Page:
• “As with bowel preparation, adequate luminal distension of the colon is critical to a successful CTC study. UWHC’s distention protocol has evolved and improved over time, resulting in inadequate segmental distention in less than 1% of cases.The use of automated low-pressure carbon dioxide (CO2) delivery is clearly preferred over manual room air insufflation.Nearly all early reports of perforation at CTC involved the use of manual staff-controlled room air insufflation in symptomatic patients, whereas the risk of perforation with automated CO2 delivery likely approaches zero for asymptomatic screening.With regard to both study quality (ie, degree of distention) and after-procedural discomfort, the author has shown that automated CO2 is superior to the manual room air technique.”

    
Imaging and Screening for Colorectal Cancer with CT Colonography.
Pickhardt PJ
Radiol Clin North Am. 2017 Nov;55(6):1183-1196
  • Colon Polyps: Facts
    • Polyps are common (60% men, 40% women at autopsy)
    • Not all polyps are adenomas
    • The prevalence of adenomas in the general population is 30-50% and increases with age
    • Only 1-3% of all adenomas ever become malignant.
    • It takes 10-15 years for an adenoma to become a carcinoma.
  • Colon Polyps : Who to Screen
    • Estimated that approximately 12,000,000 adults per year in US are eligible for colorectal cancer screening
    • High risk people at 40 (only represent 17% of patients who get colon cancer)
    • High risk include FP, NFPCC, UC, Crohn, Family History
    • Average risk people at 50
  • Classic Colonoscopy: How Accurate is ir Really?
    • Definitive procedure for evaluation of entire colon

    – Requires sedation

    – Risk of bleeding, perforation (1:1000), death (1-3:10,000)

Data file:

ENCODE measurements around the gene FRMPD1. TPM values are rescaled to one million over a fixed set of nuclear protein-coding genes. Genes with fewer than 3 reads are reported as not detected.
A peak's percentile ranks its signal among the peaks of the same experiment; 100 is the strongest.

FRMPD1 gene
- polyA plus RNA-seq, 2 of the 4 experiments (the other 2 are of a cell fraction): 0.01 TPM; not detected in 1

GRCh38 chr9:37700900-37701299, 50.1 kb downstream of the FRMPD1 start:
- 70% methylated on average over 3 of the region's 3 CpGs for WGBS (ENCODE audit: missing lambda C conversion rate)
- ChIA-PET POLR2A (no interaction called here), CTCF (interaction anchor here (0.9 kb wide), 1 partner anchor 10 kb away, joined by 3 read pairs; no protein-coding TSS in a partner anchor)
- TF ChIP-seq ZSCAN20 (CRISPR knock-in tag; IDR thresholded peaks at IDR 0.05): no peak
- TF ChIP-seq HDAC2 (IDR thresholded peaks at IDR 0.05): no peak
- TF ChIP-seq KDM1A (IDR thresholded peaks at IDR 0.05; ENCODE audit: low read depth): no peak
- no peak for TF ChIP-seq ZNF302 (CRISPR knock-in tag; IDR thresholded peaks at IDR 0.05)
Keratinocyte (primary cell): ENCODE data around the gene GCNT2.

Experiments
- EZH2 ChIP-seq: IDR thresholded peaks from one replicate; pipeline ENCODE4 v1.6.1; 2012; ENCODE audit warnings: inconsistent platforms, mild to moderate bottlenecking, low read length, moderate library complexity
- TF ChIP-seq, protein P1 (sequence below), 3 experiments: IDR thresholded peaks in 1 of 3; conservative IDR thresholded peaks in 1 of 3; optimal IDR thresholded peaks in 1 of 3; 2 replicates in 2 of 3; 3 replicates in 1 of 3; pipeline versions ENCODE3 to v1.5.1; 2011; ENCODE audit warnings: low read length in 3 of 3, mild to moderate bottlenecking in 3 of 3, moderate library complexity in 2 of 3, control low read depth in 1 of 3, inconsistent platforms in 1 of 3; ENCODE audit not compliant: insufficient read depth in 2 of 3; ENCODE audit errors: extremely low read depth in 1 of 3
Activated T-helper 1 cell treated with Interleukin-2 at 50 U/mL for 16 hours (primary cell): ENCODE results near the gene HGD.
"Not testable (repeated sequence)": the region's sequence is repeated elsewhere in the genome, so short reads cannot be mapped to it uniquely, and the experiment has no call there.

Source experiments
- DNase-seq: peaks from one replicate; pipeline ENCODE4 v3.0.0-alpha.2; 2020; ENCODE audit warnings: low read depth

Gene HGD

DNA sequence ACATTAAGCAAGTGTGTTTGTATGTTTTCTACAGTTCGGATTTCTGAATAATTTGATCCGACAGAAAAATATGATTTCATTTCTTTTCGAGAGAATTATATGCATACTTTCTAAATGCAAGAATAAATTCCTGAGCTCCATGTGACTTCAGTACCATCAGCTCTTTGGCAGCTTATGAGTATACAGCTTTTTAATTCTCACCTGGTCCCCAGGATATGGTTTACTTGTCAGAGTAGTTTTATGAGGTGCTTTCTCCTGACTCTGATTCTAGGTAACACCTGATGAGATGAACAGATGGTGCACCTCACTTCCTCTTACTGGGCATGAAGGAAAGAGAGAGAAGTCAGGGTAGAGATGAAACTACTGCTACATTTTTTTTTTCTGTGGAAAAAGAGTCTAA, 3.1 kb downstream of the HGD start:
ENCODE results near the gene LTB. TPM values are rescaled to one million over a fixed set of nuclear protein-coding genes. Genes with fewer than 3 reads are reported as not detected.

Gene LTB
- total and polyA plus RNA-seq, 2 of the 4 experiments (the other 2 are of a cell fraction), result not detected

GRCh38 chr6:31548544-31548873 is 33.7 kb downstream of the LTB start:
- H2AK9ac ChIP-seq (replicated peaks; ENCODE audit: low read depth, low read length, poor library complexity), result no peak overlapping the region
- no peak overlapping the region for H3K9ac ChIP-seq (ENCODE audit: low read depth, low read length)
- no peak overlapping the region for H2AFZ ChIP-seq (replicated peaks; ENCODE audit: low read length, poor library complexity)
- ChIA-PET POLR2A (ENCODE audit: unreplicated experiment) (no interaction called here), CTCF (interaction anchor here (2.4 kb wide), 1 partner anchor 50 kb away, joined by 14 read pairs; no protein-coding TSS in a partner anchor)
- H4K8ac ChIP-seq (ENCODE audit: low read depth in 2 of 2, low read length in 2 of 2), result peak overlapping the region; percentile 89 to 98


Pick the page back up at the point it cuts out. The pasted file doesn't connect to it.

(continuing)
• Completion rate 75-99% - anatomy & experience

    – Polyps can be removed
    • Misses 5-10% of adenomas > 1 cm.

    – Is it really necessary to remove tiny polyps?
  • SEER Data: Colon Cancer
  • SEER Data: Colon Cancer
  • BACKGROUND: Advanced neoplasia represents the primary target for colorectal-cancer screening and prevention. We compared the diagnostic yield from parallel computed tomographic colonography (CTC) and optical colonoscopy (OC) screening programs.


    CONCLUSIONS: Primary CTC and OC screening strategies resulted in similar detection rates for advanced neoplasia, although the numbers of polypectomies and complications were considerably smaller in the CTC group. These findings support the use of CTC as a primary screening test before therapeutic OC.
CT colonography versus colonoscopy for the detection of advanced neoplasia.


    Kim DH et al.
N Engl J Med. 2007 Oct 4;357(14):1403-12.
  • Benign Colon Masses
    - Inflammatory polyps (pseudopolyp)
    - Hamartomas
    - Juvenile polyps
    - Lipomas
    - Lymphoid polyps
  • Benign Colon Masses
    - inflammatory polyps (pseudopolyp)
      usually associated with chronic inflammatory bowel diseases such as Crohn's disease or ulcerative  colitis
    - hamartomas
      contain normal cells that have an abnormal arrangement
  • Benign Colon Masses
    - juvenile polyps
      also called retention polyps that contain many mucous glands
      usually occur as a single large polyp
      mostly found in children under 10 years of agelipomas
      develop within the fat cells in the colon
    - lymphoid polyps
      contain lymphoid cells, a type of white blood cell
  • Colon Cancer: Facts

    - 3rd most common cancer in US
    - 150,000 new cases each year in US
    - > 1 million new cases diagnosed each year throughout the world
    - 3nd most frequent cause of cancer death
    - Over 56,000 deaths in US each year
    - 90% cure rate when detected early
    - Mortality has improved only slightly
    - Screening participation is low.
  • Colon Polyps: Facts
    - Most colorectal cancers arise from detectable precancerous lesions ---adenomatous polyps. (Adenoma-carcinoma sequence)
    - Detection and removal of these polyps has been shown to prevent the development of colorectal cancer.
  • Colon Polyps: Facts
    - Polyps are common (60% men, 40% women at autopsy)
    - The prevalence of adenomas in the general population is 30-50% and increases with age
    - Only 1-3% of all adenomas ever become malignant.
    - Its takes 10-15 years for an adenoma to become a carcinoma.
  • Colon Polyps: Facts
    - Size and malignancy
    -  polyp  < 5 mm  = 0%
    -  polyp  5 - 9 mm = <0.5%
    -  polyp  10 - 20 mm = 1-10%
    -  polyp  > 20 mm = 40-50%

    (Diminutive < 5mm, small 6-9mm, large > 10mm)
  • Colon Polyps: Screening
    - Estimated that approximately 12,000,000 adults per year in US are eligible for colorectal cancer screening
    - High risk people at 40 (only represent 17% of patients who get colon cancer)
    - FP, NFPCC, UC, Crohn, Family History
    - Average risk people at 50